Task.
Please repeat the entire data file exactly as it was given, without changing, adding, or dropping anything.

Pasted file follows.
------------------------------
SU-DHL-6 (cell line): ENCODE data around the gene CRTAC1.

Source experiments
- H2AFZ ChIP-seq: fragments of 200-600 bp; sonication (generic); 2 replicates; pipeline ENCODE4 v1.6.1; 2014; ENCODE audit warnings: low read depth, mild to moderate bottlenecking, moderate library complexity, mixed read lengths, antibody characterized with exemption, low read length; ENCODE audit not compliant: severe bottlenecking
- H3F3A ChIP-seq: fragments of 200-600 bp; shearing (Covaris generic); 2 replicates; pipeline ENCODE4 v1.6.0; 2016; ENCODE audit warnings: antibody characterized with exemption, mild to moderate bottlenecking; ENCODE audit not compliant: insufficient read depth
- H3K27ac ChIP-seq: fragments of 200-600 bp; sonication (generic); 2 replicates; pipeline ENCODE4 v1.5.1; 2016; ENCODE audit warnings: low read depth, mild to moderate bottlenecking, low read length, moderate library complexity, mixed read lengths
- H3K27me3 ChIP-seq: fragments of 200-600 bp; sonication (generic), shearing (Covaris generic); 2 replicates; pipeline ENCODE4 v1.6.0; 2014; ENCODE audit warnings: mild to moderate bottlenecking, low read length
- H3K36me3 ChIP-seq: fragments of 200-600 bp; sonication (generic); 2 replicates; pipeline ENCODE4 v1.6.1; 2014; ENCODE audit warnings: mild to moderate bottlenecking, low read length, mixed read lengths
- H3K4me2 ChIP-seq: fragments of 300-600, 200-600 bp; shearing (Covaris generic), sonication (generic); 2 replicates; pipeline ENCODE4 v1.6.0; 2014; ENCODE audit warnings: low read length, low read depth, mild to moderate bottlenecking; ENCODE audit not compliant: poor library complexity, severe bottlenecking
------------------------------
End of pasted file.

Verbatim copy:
SU-DHL-6 (cell line): ENCODE data around the gene CRTAC1.

Source experiments
- H2AFZ ChIP-seq: fragments of 200-600 bp; sonication (generic); 2 replicates; pipeline ENCODE4 v1.6.1; 2014; ENCODE audit warnings: low read depth, mild to moderate bottlenecking, moderate library complexity, mixed read lengths, antibody characterized with exemption, low read length; ENCODE audit not compliant: severe bottlenecking
- H3F3A ChIP-seq: fragments of 200-600 bp; shearing (Covaris generic); 2 replicates; pipeline ENCODE4 v1.6.0; 2016; ENCODE audit warnings: antibody characterized with exemption, mild to moderate bottlenecking; ENCODE audit not compliant: insufficient read depth
- H3K27ac ChIP-seq: fragments of 200-600 bp; sonication (generic); 2 replicates; pipeline ENCODE4 v1.5.1; 2016; ENCODE audit warnings: low read depth, mild to moderate bottlenecking, low read length, moderate library complexity, mixed read lengths
- H3K27me3 ChIP-seq: fragments of 200-600 bp; sonication (generic), shearing (Covaris generic); 2 replicates; pipeline ENCODE4 v1.6.0; 2014; ENCODE audit warnings: mild to moderate bottlenecking, low read length
- H3K36me3 ChIP-seq: fragments of 200-600 bp; sonication (generic); 2 replicates; pipeline ENCODE4 v1.6.1; 2014; ENCODE audit warnings: mild to moderate bottlenecking, low read length, mixed read lengths
- H3K4me2 ChIP-seq: fragments of 300-600, 200-600 bp; shearing (Covaris generic), sonication (generic); 2 replicates; pipeline ENCODE4 v1.6.0; 2014; ENCODE audit warnings: low read length, low read depth, mild to moderate bottlenecking; ENCODE audit not compliant: poor library complexity, severe bottlenecking